“There’s no doubt injustice has been done to men. The classic situation is the good father who sees his children every day and then Bang! The couple separates, the court gives him every second weekend. To have a dear little child that you love and suddenly your contact to him is so restricted. It’s a basic cause for the anger so many men feel about the Family Court.”
The speaker is not one of the disgruntled litigants so blithely dismissed by our former chief justice, Alastair Nicholson. This is retiring Family Court judge Geoffrey Walsh, who wrote to me nine years ago, contemplating the mistaken direction taken by his court. He summed up the error as follows – “the woman has had all the power, the man almost none.” A mother with custody, he explained, was allowed to regulate access, live anywhere she liked, make decisions about day-to-day living and get a greater slice of the matrimonial cake. “More often than not that power is exercised unreasonably,” he observed.
In the past nine years little has changed. The injustice continues. It is good to have our complacency about this appalling state of affair shaken by John Hirst’s indignation. As an outsider, he investigates the Court and is blown away by discovering example after example of breathtaking disregard of men’s basic rights. He finds a court where vile accusations are made against men with impunity, where perjury has no consequences. A court where men have to pay and pay to try persuade the Court to enforce its own orders. A court which even allows a woman to rename her child if it suits her.
He rightly thunders over the sheer stupidity of a system that allows lawyers to score points by fighting over where children will live. “Settling disputes between parents over the care of children in an adversarial way is madness.” It is good to be reminded of the lunacy of it all.
But the solutions aren’t so easy. I have long been a vocal supporter of a rebut-table presumption of joint custody. But the argument that gives me pause is the risk that this could lead to more litigation – that even more couples would end up in court if joint custody was the starting point. Any solution that prompts even more couples to fight in court over their children has to be avoided.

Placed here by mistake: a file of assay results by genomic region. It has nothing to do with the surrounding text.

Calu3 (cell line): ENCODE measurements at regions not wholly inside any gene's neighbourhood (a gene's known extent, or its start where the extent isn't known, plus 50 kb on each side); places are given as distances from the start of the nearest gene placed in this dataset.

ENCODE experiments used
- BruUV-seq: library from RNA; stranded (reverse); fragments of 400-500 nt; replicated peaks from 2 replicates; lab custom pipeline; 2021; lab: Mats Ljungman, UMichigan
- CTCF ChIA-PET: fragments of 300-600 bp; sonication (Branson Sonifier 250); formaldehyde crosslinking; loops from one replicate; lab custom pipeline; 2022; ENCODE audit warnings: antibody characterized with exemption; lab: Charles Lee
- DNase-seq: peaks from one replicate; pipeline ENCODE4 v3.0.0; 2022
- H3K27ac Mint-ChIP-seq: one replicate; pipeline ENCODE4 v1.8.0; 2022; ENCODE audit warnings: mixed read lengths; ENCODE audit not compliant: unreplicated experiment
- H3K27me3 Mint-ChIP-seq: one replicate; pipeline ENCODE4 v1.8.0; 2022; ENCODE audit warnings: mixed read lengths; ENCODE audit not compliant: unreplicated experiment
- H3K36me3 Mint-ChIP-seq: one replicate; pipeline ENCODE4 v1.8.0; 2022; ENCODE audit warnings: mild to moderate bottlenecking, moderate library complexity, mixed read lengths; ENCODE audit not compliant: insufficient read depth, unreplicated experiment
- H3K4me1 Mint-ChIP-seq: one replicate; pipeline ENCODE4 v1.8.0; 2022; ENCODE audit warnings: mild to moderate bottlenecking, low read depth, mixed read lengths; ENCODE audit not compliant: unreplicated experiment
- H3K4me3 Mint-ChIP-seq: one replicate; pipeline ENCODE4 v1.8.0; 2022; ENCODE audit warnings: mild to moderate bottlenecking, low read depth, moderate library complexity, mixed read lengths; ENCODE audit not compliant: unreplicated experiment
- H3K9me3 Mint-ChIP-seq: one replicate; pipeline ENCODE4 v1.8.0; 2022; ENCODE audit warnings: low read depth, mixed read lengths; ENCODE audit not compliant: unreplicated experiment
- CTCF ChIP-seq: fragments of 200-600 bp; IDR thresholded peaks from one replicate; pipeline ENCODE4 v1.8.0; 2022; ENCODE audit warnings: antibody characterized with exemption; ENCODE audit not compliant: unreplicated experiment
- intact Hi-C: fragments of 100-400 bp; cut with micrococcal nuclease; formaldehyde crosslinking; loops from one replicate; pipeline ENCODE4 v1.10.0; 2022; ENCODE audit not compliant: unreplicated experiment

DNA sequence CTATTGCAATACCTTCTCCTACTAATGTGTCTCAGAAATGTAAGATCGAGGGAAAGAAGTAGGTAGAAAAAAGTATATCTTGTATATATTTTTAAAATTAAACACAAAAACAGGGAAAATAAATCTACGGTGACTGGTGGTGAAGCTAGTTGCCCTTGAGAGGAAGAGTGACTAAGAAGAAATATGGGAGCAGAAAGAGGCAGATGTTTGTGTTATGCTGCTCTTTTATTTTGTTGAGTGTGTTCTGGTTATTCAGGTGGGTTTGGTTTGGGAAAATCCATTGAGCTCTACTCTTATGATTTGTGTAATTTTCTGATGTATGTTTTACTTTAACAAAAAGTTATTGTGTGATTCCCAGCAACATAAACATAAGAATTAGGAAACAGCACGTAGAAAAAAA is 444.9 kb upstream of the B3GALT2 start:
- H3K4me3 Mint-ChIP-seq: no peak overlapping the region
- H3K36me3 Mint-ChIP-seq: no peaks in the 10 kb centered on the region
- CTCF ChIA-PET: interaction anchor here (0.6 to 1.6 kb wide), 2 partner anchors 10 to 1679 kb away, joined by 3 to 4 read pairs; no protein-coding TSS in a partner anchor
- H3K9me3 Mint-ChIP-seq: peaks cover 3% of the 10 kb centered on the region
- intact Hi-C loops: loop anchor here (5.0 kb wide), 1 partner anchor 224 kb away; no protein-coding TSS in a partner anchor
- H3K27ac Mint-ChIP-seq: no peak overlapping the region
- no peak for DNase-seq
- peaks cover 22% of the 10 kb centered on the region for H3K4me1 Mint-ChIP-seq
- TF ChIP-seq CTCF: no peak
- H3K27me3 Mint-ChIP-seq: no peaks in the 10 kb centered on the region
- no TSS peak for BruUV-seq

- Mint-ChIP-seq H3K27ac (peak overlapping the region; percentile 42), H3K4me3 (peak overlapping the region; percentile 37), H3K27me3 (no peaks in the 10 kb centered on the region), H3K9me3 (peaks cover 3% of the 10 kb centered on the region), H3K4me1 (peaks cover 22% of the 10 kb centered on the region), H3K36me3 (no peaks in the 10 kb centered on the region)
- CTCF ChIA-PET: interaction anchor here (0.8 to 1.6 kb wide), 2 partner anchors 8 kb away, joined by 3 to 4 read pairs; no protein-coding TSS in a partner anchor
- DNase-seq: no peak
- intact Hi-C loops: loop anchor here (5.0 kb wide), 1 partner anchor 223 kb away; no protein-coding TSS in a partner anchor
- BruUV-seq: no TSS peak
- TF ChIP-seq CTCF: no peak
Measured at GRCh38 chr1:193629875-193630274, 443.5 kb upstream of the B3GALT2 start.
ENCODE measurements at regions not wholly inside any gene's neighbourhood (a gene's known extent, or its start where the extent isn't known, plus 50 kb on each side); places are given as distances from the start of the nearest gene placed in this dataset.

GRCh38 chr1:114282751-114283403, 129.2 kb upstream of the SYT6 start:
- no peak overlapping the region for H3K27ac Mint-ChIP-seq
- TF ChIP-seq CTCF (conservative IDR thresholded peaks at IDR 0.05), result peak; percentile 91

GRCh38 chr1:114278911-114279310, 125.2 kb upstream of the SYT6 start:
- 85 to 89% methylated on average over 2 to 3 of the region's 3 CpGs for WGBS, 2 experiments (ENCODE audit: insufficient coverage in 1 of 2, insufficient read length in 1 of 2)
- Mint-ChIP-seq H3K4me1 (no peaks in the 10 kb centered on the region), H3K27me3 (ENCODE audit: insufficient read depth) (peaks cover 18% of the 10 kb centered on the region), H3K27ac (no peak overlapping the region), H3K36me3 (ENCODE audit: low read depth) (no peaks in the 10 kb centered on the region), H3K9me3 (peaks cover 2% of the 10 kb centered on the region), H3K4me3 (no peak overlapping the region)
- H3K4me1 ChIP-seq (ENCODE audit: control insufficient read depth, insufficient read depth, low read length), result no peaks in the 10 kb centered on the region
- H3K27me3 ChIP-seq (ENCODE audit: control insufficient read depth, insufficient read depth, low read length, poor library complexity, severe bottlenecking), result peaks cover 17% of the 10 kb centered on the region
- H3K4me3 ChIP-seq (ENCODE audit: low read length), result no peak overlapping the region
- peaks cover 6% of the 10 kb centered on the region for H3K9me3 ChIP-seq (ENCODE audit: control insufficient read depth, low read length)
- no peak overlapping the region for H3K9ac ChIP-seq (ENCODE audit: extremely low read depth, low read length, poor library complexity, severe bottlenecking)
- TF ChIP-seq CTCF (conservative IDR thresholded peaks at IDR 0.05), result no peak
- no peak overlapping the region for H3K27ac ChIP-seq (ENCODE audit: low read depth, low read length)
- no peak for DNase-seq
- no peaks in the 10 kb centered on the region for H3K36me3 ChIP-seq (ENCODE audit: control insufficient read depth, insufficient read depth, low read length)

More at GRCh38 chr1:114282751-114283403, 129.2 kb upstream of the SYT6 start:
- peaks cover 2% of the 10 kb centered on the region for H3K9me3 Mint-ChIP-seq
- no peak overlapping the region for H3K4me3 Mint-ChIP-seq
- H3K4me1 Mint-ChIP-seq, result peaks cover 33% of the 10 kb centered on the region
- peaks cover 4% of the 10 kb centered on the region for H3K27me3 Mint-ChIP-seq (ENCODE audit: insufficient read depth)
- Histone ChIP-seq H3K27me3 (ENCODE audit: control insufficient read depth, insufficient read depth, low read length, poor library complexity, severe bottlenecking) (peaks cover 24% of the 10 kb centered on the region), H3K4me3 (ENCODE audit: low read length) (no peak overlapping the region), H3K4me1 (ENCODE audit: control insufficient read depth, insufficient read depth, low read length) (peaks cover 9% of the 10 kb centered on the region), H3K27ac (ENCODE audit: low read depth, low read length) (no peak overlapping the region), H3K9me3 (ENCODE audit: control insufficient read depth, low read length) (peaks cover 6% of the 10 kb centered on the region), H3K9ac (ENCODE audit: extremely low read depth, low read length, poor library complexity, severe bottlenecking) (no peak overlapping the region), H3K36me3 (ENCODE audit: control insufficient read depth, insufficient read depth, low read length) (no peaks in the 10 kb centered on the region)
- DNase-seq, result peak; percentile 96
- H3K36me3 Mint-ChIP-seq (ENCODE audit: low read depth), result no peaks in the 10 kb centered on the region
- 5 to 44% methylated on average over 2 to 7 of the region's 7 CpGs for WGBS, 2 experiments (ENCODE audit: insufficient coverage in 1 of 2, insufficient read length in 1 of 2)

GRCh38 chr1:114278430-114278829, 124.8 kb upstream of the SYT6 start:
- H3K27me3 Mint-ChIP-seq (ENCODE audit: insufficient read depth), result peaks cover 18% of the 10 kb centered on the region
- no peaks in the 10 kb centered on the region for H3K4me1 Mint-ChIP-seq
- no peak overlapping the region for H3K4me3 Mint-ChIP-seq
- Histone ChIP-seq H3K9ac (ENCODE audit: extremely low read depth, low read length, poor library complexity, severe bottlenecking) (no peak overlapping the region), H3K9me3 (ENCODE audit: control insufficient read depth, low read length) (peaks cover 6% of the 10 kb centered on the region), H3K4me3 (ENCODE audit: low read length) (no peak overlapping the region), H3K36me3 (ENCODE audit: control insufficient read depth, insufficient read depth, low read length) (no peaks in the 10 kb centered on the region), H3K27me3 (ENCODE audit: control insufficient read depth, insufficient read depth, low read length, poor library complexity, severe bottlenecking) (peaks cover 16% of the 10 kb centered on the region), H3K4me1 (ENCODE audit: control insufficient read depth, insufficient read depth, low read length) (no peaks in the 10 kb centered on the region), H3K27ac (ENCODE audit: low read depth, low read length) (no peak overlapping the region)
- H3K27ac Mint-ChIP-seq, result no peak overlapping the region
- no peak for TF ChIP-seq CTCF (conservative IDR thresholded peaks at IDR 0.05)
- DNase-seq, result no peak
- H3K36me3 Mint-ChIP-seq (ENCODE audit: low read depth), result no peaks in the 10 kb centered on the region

A very strong argument can be made that more parents will end up sharing parenting more equitably after divorce if they can be forced to listen to their own children, or taught to understand their needs. All the research shows very clearly that most children express a clear desire to be with both parents – which does not necessarily mean split time but flexible arrangements built around the children’s needs rather than parental desires. When children’s views are properly heard, many parents do approach things more sensibly. That’s the essence of the approach the government is now backing, with the network of sixty-five new Family Relationship Centres, aimed at helping parents work out arrangements that are in their children’s interests. These centres would be based around child-focused mediation devoted to determining what children need in terms of care, which is very different from the classic mediation that involves a negotiator simply helping battle out agreements.
Hirst is wrong to dismiss this as nothing new. The proposed mediation is different from what used to be offered by the Family Court, which was rarely child-focused and often distinctly biased against men. The approach being proposed is one that has already been shown to be effective, even with some of the most difficult cases that have spent years in and out of court. Apart from the child-focused mediation, high-conflict parents would be referred to a child-inclusive program, involving experts working intensively with the entire family, which is custom-made for the more troubled families that presently end up in court.
We know this works. For some years now, the Family Court has been referring some of their most difficult cases to such programs and finding parents do actually shift ground. We’re not usually talking about huge changes but certainly less of a war zone, with parents far from friends but at least capable of reaching some arrangement with each other. And what’s just as important, the mediation provides somewhere parents can go back to if arrangements become unstuck and they need further help. There’s solid American research showing good quality mediation does result in fathers having more active and flexible long-term involvement in their children’s lives, a far better result than was achieved through court battles.